World Champion Pizza Acrobat Twirls & Serves His Signature Pizzas at Mumbai’s JW Marriott
Pasqualino Barbasso, the Sicilian pizzaiolo from Cammarata, may be the pizza world’s ‘twirling dervish’, but he says he’s as good as the 70-odd original pizzas in his repertoire, which is why he’s so picky about his flour. Barbossa can be seen in action at the Mumbai JW Marriott’s Lotus Cafe (9:30 p.m.) and Mezzo Mezzo (10:30 p.m.) daily till May 17.
WHEN Pasqualino Barbasso says he’s a Bollywood star, he may be exaggerating slightly, but it is true that he appeared in the Suzuki Slingshot television commercial a couple of years before he wowed diners with his pizza acrobatics at Lotus Cafe, the all-day restaurant at the JW Marriott in Mumbai, a couple of days ago.
Two-time pizza acrobatics world champion, Barbasso spins faster than the front wheel of a motorcycle on top gear and whirls like a dervish who has just encountered God, but his pizzas make you ask for more as much as his gyrations with pizza dough. “My guests come to my restaurant expecting to have something more than pizzas, but unless I get my pizzas right, why would they want to come in the first place?” asked the good-natured pizzaiolo after I couldn’t stop praising his Arrotolata.
The objects of my admiring gaze were the rolled-up pizzas with artichoke puree, artichokes and mozzarella as the base, topped up with bresaola (delicious air-dried aged beef, which originated in Valtellina, an Alpine valley in Lombardy), arugula (rocket) and slivers of Parmigiano Reggiano.
We were at the JW Marriott’s Mezzo Mezzo restaurant, with its gregarious, much-tattooed Italian Chef, Davide Cananzi, whom many of you will remember from his days at the Hyatt Regency and The Park in Kolkata. Married to an Indian and the ambassador for India of the worldwide organisation of Italian chefs, CIM, Cananzi, a Sardinian who grew up in Tuscany, wasn’t stretching the truth when he said he had to sweat to get Barbasso to Mumbai — “as the saying goes in Italy,” he said, “I lost 70 shirts before the world champion chef agreed to come” (for his third visit to India).
Barbasso is also very picky about the flour he uses, so Cananzi had to really sweat to locate the flour that would satisfy the world champion. “Each flour is different from the other, “and once you get the flour right, with the right proteins and the desirable degree of elasticity, making a good pizza becomes easy.” The sign of a good pizza, Cananzi pointed out, is that even after it’s been on the table for five or ten minutes, if you lift one slice up, it doesn’t droop — that’s the first sign of a perfect crust. Cananzi, to prove his point, held up a slice of Sapori Di Bosco, which is another of Barbasso’s signature pizzas topped up with Mozzarella, Italian tomatoes, porcini, pork sausage and pepperoni.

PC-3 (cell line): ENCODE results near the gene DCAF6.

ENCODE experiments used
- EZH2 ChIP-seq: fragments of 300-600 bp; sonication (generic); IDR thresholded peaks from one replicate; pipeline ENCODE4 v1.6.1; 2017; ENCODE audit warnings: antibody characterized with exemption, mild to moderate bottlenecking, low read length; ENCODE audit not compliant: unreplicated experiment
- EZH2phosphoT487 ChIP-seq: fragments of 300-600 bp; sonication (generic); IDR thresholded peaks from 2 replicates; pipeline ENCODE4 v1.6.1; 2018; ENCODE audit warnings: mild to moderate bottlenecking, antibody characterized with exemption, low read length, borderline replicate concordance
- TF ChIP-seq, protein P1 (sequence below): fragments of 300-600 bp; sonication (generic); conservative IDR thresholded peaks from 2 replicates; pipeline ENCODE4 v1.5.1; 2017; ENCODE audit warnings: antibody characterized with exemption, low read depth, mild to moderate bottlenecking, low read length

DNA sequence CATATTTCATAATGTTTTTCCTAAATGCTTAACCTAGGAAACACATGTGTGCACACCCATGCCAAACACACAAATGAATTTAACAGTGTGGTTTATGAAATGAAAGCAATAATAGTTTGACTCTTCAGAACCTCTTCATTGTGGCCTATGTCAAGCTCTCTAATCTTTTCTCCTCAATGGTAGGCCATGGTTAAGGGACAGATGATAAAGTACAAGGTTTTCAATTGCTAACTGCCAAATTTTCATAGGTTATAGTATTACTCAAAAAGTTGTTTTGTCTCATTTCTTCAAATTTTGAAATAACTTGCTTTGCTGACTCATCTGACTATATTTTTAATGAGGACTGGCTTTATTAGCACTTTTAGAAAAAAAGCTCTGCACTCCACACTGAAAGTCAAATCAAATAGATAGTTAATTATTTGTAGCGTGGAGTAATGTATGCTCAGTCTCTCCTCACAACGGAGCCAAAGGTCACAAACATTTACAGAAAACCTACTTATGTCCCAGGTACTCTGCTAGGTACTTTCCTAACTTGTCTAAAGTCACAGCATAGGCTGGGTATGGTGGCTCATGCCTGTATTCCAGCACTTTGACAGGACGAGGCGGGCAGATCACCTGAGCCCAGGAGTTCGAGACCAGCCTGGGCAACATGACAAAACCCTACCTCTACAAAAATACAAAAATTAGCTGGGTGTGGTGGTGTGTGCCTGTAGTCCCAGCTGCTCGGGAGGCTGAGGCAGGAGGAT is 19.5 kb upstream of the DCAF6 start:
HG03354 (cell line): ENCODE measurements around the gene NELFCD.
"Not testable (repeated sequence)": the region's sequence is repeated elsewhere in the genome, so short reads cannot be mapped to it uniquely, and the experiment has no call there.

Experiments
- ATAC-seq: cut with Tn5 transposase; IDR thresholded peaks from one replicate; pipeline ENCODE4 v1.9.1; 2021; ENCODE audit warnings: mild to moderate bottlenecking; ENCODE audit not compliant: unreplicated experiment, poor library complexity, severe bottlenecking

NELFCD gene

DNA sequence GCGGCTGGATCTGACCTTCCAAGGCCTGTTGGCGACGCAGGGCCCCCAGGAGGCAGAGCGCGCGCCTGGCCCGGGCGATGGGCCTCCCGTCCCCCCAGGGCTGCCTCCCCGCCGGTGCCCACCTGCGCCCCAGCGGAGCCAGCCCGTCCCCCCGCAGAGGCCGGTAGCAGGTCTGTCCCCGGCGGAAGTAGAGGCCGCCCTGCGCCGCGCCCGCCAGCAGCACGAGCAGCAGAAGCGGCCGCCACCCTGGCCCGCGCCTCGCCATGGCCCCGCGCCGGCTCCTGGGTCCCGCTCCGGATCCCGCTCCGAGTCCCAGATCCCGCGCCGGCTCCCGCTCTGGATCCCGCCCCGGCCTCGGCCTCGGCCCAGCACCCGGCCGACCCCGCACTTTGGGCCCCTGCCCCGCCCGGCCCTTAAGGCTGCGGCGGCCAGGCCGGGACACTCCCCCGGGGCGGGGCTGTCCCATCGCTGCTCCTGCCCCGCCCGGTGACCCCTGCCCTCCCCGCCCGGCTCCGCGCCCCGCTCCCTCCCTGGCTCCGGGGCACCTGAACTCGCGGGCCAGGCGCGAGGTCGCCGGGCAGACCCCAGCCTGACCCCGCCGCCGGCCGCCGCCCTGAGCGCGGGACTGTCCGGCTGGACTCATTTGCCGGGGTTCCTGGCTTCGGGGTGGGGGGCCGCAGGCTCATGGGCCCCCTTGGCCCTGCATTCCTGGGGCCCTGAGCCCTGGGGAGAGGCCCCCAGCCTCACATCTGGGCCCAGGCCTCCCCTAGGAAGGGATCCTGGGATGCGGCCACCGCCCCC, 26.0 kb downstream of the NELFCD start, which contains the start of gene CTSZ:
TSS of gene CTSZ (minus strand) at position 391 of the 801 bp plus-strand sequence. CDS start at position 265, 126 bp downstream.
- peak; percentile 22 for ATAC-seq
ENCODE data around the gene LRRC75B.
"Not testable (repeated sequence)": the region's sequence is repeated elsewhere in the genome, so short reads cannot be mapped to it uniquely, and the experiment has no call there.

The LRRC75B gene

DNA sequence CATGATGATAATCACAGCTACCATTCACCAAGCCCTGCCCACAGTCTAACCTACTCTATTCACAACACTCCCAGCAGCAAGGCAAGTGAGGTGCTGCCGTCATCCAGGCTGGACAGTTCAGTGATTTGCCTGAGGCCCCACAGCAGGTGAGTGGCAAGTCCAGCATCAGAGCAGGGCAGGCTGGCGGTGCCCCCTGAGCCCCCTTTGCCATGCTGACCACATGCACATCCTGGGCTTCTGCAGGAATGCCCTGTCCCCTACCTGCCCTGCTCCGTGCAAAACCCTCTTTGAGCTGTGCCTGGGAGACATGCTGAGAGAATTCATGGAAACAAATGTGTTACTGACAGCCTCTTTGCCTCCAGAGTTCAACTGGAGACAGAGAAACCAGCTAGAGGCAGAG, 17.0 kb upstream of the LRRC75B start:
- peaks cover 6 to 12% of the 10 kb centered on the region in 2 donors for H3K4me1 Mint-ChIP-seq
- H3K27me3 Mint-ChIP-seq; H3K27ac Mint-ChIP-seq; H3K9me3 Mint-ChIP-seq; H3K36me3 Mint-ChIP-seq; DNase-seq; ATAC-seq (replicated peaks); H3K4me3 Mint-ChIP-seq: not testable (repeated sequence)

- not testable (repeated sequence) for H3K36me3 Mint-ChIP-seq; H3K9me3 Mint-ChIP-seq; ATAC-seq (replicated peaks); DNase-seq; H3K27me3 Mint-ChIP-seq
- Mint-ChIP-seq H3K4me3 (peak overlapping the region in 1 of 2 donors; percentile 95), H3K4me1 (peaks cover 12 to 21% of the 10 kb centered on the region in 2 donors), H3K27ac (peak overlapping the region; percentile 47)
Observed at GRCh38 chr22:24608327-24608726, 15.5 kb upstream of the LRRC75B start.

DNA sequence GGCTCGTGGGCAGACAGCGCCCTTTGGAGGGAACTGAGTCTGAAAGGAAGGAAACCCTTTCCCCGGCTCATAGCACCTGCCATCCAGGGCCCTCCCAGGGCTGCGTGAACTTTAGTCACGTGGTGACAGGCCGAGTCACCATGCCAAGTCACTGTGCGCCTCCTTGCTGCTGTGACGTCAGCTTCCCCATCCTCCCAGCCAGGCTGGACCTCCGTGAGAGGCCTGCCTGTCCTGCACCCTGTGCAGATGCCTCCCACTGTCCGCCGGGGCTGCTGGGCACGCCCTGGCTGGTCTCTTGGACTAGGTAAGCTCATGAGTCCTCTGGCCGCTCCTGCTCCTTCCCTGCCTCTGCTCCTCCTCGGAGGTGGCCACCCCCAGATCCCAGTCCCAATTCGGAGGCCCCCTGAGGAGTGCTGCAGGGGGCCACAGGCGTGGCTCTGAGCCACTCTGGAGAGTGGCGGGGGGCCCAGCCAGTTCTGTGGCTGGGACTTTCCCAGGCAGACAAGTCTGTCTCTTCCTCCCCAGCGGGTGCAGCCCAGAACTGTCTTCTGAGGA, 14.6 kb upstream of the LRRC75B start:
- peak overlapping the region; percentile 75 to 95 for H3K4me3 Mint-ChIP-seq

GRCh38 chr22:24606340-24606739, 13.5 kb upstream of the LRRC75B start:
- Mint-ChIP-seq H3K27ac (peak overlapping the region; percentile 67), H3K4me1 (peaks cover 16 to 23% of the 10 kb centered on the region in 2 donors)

Cananzi’s effort must have paid off, for pictures and videos of Barbasso’s gravity-defying opening performance at Lotus Cafe on the night of May 9 are all over Facebook and Twitter. The hotel couldn’t have asked for more copious user-generated publicity. Back at Mezzo Mezzo, Barbasso recounted how it took him a week of training followed by unrelenting practice for a year to become a champion pizza acrobat.
After he wore the crown in two successive world championships, Barbasso is in demand all over. His international tours, which took off with Beirut more than a decade ago, keep him away from home and his pizzeria Falco Azzurro (at Cammarata in central Sicily) one to three times a month. Rave reviews have ensured he now lives out of suitcases for the better part of each month. He arrived in Mumbai, for instance, after performances in Japan and from there, he will fly to Shanghai.
He may be an international star, but Barbasso has no doubts about one thing. He’s as good as his last pizza, so he keep innovating without getting too dramatic about it. I tasted the power of his simplicity in his Asparagi e Salmone pizza, a delicately balanced combination of asparagus puree, asparagus, mozzarella, smoked salmon and herbed ricotta cheese.
Barbasso has shown the world you can make memorable pizzas without using tomato puree, but first you’ve got to get your flour right. He’s also leaving behind a legacy at Mezzo Mezzo, which, by the way, means half and half in Italian. He has created a Mezzo Mezzo pizza, one-half of which will have his favourite Indian dish, palak paneer, and the other half, shahi paneer, with mozzarella of course and speck (or strips of pork fat, in the non-vegetarian half).
My Mezzo Mezzo experience would’ve remained incomplete, had I left without Cananzi’s famous tiramisu, which he served, in the old southern style, out of a large bowl. It is made with ingredients Italians have used traditionally to create this iconic dessert — mascarpone, savoiardi (ladyfinger) biscuits, egg yolks, espresso and sugar. In this particular tiramisu, though, the most important ingredient is mother’s love.
Cananzi’s mother shared the recipe with him and she gets mighty upset if he attempts to tweak it even a bit. You can cut through the dessert, layer after layer, the mascarpone making way for the savoiardi core soaked in coffee, all combining to give you a heavenly experience. This is one recipe Cananzi refuses to share. So be it, as long as he’s happy to keep serving it.